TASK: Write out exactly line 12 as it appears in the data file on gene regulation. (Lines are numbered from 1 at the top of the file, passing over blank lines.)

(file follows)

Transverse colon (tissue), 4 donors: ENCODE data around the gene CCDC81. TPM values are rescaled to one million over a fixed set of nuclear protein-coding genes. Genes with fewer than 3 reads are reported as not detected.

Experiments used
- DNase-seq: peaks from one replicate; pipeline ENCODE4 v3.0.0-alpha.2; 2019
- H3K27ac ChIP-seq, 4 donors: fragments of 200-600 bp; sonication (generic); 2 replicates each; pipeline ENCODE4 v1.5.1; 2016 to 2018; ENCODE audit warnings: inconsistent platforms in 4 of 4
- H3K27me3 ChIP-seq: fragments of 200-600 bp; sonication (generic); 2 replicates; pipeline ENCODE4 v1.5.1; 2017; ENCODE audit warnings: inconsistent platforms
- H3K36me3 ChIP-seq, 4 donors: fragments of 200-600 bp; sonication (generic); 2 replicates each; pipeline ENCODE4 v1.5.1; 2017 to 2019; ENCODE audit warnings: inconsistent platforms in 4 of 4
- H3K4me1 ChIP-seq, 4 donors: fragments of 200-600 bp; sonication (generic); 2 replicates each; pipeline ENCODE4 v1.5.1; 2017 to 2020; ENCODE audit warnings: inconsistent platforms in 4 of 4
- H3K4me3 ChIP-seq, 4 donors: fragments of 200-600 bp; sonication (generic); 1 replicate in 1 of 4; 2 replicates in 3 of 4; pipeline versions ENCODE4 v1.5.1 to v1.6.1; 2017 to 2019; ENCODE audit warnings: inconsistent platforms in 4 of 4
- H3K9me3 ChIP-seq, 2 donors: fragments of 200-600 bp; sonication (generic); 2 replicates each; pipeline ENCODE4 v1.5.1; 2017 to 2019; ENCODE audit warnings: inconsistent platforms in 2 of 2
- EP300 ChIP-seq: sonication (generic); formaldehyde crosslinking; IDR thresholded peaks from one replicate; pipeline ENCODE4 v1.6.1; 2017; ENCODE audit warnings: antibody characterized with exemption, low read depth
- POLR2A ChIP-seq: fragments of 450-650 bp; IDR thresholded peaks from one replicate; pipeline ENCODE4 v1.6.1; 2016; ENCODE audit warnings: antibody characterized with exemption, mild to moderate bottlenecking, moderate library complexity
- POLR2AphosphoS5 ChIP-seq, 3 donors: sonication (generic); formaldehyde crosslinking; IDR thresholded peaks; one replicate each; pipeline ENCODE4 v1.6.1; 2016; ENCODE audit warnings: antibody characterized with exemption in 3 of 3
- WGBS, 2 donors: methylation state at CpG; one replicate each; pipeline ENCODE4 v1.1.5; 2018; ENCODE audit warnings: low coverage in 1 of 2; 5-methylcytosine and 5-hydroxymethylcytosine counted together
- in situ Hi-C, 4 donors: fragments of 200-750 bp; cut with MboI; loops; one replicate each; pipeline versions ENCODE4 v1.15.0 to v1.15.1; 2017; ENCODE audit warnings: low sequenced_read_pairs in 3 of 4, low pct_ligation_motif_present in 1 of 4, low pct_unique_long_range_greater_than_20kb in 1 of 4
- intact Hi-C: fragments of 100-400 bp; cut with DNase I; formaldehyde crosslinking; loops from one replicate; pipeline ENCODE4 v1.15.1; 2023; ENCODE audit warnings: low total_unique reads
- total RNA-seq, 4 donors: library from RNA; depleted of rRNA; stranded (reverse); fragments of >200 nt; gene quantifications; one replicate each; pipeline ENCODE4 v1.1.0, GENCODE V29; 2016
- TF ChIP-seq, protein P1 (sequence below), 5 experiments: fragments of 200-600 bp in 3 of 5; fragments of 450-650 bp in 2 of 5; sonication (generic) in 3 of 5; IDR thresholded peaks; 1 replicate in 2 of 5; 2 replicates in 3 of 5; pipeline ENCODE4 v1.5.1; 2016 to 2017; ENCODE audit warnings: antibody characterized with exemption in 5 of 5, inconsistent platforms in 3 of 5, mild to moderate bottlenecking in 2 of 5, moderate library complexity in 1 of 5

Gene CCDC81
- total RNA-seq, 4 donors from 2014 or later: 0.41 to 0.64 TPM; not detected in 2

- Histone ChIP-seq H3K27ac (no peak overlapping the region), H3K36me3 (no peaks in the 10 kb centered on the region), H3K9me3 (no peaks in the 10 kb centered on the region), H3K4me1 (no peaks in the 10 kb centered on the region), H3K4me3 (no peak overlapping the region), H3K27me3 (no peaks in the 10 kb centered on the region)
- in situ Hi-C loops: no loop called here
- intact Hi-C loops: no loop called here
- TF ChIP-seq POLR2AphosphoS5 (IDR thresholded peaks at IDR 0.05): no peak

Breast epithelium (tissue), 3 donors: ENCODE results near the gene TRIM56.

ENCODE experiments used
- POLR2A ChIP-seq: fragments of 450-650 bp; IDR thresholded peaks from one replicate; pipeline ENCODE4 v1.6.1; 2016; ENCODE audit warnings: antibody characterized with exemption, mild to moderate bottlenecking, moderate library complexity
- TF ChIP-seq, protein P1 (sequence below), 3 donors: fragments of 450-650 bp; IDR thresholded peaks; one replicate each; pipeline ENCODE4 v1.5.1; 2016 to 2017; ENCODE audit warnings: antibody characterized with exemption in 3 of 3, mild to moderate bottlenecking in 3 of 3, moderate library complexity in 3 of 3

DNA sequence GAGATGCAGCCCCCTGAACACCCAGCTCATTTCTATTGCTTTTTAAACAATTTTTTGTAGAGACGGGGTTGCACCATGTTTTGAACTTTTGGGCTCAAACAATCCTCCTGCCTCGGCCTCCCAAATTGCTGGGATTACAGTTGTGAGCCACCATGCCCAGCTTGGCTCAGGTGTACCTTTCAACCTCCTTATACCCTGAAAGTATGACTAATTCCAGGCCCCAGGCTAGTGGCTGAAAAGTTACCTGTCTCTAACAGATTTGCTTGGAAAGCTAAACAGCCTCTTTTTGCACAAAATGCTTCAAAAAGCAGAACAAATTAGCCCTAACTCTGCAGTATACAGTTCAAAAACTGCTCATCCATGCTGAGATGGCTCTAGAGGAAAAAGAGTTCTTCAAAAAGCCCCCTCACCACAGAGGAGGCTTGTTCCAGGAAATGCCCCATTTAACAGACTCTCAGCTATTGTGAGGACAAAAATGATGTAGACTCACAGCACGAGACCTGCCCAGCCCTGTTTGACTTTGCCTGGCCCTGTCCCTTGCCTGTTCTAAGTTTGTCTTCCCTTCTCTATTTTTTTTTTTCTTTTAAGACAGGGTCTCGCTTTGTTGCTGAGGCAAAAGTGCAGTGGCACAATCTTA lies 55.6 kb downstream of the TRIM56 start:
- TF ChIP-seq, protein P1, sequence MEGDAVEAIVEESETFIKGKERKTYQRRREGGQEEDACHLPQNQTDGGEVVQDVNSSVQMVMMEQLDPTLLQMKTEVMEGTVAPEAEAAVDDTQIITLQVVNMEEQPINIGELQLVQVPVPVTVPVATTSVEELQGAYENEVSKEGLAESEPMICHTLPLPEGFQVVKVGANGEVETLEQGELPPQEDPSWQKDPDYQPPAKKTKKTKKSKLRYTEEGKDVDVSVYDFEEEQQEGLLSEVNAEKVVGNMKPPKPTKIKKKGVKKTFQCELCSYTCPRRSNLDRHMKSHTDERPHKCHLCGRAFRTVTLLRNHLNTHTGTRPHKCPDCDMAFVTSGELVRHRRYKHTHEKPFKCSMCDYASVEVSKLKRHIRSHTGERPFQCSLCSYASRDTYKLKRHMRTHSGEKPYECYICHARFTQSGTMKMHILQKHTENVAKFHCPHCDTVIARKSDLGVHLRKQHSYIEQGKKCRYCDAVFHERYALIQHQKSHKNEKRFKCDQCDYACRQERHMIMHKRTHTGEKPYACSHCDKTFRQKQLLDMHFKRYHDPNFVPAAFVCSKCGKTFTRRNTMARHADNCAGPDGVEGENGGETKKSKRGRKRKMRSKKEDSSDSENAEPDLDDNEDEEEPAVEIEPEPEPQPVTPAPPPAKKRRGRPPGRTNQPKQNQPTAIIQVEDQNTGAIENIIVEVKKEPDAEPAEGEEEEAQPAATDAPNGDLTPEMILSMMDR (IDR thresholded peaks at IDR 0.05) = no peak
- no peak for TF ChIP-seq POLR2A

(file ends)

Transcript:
- POLR2AphosphoS5 ChIP-seq, 3 donors: sonication (generic); formaldehyde crosslinking; IDR thresholded peaks; one replicate each; pipeline ENCODE4 v1.6.1; 2016; ENCODE audit warnings: antibody characterized with exemption in 3 of 3